Reactance represents a desire to restore freedom that is being threatened. And an adult who feels that she is being pressured by a car sales representative might feel the same way and leave the showroom entirely, resulting in the opposite of the sales rep’s intended outcome.

Of course, parents are sometimes aware of this potential, and even use “reverse psychology”—for example, telling a child that he or she cannot go outside when they really want the child to do so, hoping that reactance will occur. In the musical The Fantasticks, neighboring fathers set up to make the daughter of one of them and the son of the other fall in love with each other by building a fence between their properties. The fence is seen by the children as an infringement on their freedom to see each other, and as predicted by the idea of reactance, they ultimately fall in love.

In addition to helping us understand the affective determinants of conformity and of failure to conform, reactance has been observed to have its ironic effects in a number of real-world contexts. For instance, Wolf and Montgomery (1977) found that when judges give jury members instructions indicating that they absolutely must not pay any attention to particular information that had been presented in a courtroom trial (because it had been ruled as inadmissible), the jurors were more likely to use that information in their judgments. And Bushman and Stack (1996) found that warning labels on violent films (for instance, “This film contains extreme violence—viewer discretion advised”) created more reactance (and thus led participants to be more interested in viewing the film) than did similar labels that simply provided information (“This film contains extreme violence”). In another relevant study, Kray, Reb, Galinsky, and Thompson (2004) found that when women were told that they were poor negotiators and would be unable to succeed on a negotiation task, this information led them to work even harder and to be more successful at the task.

Finally, within clinical therapy, it has been argued that people sometimes are less likely to try to reduce the harmful behaviors that they engage in, such as smoking or drug abuse, when the people they care about try too hard to press them to do so (Shoham, Trost, & Rohrbaugh, 2004). One patient was recorded as having reported that his wife kept telling him that he should quit drinking, saying, “If you loved me enough, you’d give up the booze.” However, he also reported that when she gave up on him and said instead, “I don’t care what you do anymore,” he then enrolled in a treatment program (Shoham et al., 2004, p. 177).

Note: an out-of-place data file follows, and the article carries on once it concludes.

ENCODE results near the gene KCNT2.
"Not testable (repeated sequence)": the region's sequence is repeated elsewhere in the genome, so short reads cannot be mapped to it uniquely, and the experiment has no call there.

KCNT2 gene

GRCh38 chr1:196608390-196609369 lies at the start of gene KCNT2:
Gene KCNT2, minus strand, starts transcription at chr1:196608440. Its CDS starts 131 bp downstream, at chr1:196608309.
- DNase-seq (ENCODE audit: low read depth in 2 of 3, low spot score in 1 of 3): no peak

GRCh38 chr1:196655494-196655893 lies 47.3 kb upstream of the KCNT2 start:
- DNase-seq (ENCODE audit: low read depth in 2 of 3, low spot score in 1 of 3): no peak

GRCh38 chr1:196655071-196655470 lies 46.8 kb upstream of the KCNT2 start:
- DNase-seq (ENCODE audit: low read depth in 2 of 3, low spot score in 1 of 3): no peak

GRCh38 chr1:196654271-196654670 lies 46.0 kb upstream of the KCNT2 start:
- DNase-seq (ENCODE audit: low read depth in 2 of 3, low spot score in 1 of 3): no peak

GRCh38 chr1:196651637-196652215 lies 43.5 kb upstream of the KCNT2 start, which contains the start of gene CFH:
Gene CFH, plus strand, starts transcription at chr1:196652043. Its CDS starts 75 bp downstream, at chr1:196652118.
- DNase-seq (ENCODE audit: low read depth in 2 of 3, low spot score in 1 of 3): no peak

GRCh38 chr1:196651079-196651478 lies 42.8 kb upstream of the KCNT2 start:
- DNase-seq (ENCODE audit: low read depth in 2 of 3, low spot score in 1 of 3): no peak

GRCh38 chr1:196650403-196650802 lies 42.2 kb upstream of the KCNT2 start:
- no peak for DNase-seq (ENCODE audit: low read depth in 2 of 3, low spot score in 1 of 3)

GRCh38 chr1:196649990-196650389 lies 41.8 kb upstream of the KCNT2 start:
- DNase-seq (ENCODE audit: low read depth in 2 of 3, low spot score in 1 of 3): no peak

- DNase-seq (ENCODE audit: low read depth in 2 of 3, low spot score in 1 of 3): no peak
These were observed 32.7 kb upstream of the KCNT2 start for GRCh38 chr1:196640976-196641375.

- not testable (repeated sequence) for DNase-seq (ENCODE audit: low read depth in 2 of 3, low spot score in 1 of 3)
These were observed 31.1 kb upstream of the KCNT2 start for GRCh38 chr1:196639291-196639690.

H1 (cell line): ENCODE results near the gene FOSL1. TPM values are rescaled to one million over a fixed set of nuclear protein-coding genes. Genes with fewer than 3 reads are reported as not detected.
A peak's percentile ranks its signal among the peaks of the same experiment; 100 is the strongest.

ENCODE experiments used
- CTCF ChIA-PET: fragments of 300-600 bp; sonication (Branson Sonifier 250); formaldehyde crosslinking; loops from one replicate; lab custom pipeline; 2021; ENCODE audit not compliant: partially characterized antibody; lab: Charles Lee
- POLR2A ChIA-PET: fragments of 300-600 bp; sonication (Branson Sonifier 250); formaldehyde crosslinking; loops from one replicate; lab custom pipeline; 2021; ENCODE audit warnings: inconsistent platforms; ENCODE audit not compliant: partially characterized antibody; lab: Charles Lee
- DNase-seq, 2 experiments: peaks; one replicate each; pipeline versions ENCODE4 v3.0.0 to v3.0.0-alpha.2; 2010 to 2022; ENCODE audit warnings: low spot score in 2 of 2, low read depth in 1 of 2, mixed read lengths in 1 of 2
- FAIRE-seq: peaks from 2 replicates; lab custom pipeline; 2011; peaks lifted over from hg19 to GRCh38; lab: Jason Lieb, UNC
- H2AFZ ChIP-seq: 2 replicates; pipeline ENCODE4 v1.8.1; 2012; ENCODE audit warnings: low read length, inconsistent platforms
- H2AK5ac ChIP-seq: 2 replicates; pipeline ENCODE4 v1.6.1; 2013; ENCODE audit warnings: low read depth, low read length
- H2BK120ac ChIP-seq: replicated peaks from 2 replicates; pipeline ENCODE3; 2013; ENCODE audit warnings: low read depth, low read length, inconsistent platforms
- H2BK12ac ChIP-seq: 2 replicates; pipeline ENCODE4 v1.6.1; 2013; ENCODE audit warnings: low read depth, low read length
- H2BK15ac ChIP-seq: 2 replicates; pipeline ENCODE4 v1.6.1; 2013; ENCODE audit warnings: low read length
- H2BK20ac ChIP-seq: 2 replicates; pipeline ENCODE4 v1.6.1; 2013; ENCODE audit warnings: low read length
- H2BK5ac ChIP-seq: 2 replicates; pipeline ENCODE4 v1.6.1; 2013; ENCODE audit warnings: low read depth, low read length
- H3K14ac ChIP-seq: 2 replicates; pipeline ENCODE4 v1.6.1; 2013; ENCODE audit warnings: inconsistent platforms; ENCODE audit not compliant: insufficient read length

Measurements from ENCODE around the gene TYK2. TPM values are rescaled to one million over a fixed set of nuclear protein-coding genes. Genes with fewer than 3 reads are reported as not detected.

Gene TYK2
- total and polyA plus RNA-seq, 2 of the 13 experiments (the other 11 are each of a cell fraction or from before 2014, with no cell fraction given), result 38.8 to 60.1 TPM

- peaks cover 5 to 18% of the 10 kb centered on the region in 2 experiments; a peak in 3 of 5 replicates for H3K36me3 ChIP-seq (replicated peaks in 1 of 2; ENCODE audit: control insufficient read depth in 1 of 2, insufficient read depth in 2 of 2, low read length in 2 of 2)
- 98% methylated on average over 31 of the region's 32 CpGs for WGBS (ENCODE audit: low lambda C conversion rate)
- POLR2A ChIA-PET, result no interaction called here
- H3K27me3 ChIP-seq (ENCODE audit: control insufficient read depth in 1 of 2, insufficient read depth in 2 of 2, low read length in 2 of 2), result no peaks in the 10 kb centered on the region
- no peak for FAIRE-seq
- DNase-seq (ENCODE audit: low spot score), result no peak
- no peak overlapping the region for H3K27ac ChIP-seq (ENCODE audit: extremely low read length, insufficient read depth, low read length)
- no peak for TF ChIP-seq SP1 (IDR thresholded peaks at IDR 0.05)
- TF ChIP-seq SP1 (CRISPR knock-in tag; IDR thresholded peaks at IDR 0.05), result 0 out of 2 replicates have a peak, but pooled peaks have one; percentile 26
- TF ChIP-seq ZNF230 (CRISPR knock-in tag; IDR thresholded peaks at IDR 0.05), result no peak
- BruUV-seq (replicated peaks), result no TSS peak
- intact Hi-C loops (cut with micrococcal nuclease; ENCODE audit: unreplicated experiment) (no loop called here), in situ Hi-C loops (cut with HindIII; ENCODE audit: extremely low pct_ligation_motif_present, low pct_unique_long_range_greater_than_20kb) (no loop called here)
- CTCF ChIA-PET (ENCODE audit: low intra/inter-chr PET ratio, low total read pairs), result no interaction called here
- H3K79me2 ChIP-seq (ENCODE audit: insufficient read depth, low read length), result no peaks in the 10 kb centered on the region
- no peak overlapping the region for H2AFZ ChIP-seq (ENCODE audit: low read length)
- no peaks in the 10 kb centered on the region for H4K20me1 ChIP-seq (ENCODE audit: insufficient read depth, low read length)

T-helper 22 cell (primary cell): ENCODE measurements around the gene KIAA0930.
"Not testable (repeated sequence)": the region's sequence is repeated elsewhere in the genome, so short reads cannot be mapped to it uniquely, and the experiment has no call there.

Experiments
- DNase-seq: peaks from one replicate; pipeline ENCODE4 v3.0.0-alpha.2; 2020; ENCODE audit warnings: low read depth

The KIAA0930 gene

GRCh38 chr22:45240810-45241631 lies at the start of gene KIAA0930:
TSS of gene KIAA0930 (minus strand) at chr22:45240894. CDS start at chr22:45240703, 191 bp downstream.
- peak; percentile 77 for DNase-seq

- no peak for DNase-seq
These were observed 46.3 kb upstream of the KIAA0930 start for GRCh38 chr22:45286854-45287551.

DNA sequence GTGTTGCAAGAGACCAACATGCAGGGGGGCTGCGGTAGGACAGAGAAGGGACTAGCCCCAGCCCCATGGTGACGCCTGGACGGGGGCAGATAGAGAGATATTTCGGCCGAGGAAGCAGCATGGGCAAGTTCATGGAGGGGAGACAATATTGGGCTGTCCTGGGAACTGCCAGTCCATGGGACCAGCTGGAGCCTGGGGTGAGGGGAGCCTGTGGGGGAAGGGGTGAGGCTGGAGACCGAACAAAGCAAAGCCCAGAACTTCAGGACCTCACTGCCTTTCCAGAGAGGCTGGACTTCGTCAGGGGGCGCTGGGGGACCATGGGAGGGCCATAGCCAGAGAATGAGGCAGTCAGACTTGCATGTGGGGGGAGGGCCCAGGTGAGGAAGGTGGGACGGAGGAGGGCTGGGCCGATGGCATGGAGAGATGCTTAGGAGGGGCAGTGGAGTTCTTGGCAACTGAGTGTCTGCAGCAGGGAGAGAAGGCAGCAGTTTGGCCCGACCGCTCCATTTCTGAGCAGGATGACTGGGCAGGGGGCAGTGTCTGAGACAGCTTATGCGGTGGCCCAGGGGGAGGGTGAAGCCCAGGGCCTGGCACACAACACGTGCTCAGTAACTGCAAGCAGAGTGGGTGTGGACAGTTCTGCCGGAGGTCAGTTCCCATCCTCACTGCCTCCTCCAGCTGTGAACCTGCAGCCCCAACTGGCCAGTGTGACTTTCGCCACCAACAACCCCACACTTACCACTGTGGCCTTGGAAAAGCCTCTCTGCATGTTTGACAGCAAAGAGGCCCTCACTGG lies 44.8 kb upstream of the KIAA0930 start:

Person, gender, and cultural differences in conformity are important in a law enforcement context for the reasons discussed below.

Citizens may not obey a lawful order by a police officer when the officer uses power lawfully. This may occur when the citizen perceives the officer is eliminating the citizen’s right to engage in the behavior they wish to. This, according to Dr. Rajiv Jhangiani and Dr. Hammond Tarry, may lead people not to conform, or obey an order, and may indeed lead the citizen to oppose the officer who is trying to make a lawful order.

Furthermore, while person variables may predict conformity, situational variables are usually more important. This would suggest that the behavior and action of the officers may have a strong role to play in determining whether or not the citizen will conform.

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The following discussion comes from the chapter “Person, Gender, and Cultural Differences in Conformity” from the textbook Principles of Social Psychology: 1st International Edition. and is licensed CC BY 4.0. All references cited on this page can be found at the end of the chapter “Person, Gender, and Cultural Differences in Conformity”

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4.4 Person, Gender, and Cultural Differences in Conformity by Steve McCartney and Rick Parent is licensed under a Creative Commons Attribution 4.0 International License, except where otherwise noted.